Habib Ahmad al-‘Attas spoke about a scholar from Madinah, Shaykh ‘Abdullah bin ‘Abd al-Baqi, who often met the Prophet. Whenever the scholar met people from Hadramawt he would ask whether they knew Habib Ahmad bin ‘Umar bin Sumayt. They asked him why he was so interested in this man. He said that whenever he met the Prophet he heard him praising this man, and he wanted to know what he does that makes the Prophet so proud of him. They said he calls people to Allah every day.

 

Forms of Dawah

Dawah takes many shapes and forms. Teaching is one form, but perhaps the most effective means of giving dawah is our state – our interactions, our smile, our giving support. The scholar Habib Umar would often say, “the dawah of one’s state (ḥāl) is more effective than the dawah that comes out of one’s mouth (lisān).” For this reason, we should not imagine dawah to be something we cannot engage in in daily life. We are always having interactions with family, friends, neighbors, co-workers and others. These are opportunities for us to present how Islam is lived and the good example Islam teaches.

 

Dawah is also in our homes

Dawah is also not an outside-the-home-only activity. It is also very important to call our families to Allah, and to do so with wisdom without looking down on anyone. One way of giving dawah to one’s family is to pray in congregation with them. Another is to teach our family. Sayyid al-Habib ‘Umar spends two hours every day teaching his own children. He also teaches his grandchildren. 

We should also try to do good deeds together in the home. For instance, we can recite the Qur’an together; we can recite the Wird al-Latif together; we can recite the Ratib al-Haddad together. Doing things of this nature strengthens family ties so that when things return to normal after this pandemic we will have brought our families closer together, and we will have established practices like reading the Qur’an together.

Dawah during the COVID-19 lockdown

The question for us during this time of lockdown is how to call people to Allah most effectively. There are many online classes. We can benefit from these classes and encourage others to follow them. For those who have some knowledge, we should not see this as an opportunity to start teaching online classes ourselves; rather, it would be better for us to encourage others to join our teachers’ classes.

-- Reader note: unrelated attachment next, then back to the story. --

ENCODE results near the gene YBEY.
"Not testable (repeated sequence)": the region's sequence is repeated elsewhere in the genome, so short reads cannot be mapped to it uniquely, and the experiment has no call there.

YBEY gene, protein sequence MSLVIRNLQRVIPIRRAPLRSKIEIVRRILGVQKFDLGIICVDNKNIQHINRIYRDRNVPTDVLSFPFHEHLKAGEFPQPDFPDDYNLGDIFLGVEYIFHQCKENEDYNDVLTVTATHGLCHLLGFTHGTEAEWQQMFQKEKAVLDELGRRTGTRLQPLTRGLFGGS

Another question is how, as Muslims, we can be of benefit and give dawah to others? It is narrated that the practice of the ‘Asharis, an Arab tribe, was that when their provisions ran short with some having very little and others having nothing at all, they would collect all the provisions and distribute them amongst themselves so that everyone’s needs could be fulfilled. The Prophet (may Allah bless him and give him peace) said that “the ‘Asharis are from me and I am from them.” He used the same language about his grandson Sayyidina Hussain, saying “Hussain is from me and I am from Hussain”. The Prophet’s use of the same language indicates how moved he was by the ‘Asharis showing care for the less fortunate. In a similar way, Muslims can be a means of support to those around us who are struggling in this time of lockdown, and this will be a means of giving dawah.


Author’s Biography

Al-Habib Zayn bin Sumayt is a member of the Prophet’s family. His lineage goes through many pious forebears, such as al-Faqīh al-Muqqadam and al-Imām Aḥmad bin ʻIsa al-Muhājir, through Sayyidina Ḥusayn to the Prophet Muḥammad. He is an authority on Shāfi’i fiqh and taṣawwuf. From a young age, he sat in the company of the pious and studied with various scholars and institutes. His most senior teacher was Ḥabīb ‘Alawi bin ‘Abd Allah bin ‘Aydarūs bin Shihāb. He was also taught by Ḥabīb Ja‘far bin Aḥmad al-‘Aydarūs and Ḥabīb Muḥammad bin Sālim bin Ḥafīẓ. Ḥabīb Zayn taught the Islamic sciences in Bayḍa’ for thirty years. Thereafter he moved to Madīnah and opened a ribāṭ that attracted many students before it was forced to close. He was very attached to his wife, as our beloved Prophet was to Sayyidah Khadījah (Allah be pleased with her), and was saddened when she passed away a few years ago.

Dealing With Misgivings of Impurity

Question: How do I deal with misgivings of impurity?

Answer: 

In the Name of Allah, the Most Merciful and Compassionate

Ignoring Misgivings and Doubts

You are right to ignore doubts and misgivings. I sense from your question that you are doubting whether you are doing the right thing in ignoring your doubts. In short, don’t.

Ignore any and all doubts, misgivings, what-ifs, and conjecture. Your statement ‘what if I am actually impure and don’t know it’ sheds light on the issue.

True Obedience

True obedience to Allah Most High, in which is our salvation on the Day of Judgment, is in our fulfillment of the duties that Allah Most High has tasked us with.

Allah Most High has not tasked us with anything beyond our ability and has not placed upon us any undue hardship.

Allah Most High says, “and He has not put upon you in the Religion any undue hardship…” [Qur’an; 22:78].

This verse is clear in establishing a very important principle – undue hardship must be averted [Ayni, al-Binaya Sharh al-Hidaya].
Your doubts and misgivings are undue hardship that must be averted by ignoring them and not giving them any consideration. By doing this you are fulfilling your duties with Allah and traveling on the path of true caution, not the false caution which Shaytan calls to.
What is True Caution?
True caution is to follow the Sunna of the Prophet (may Allah bless him and give him peace).Misgivings (Waswasa)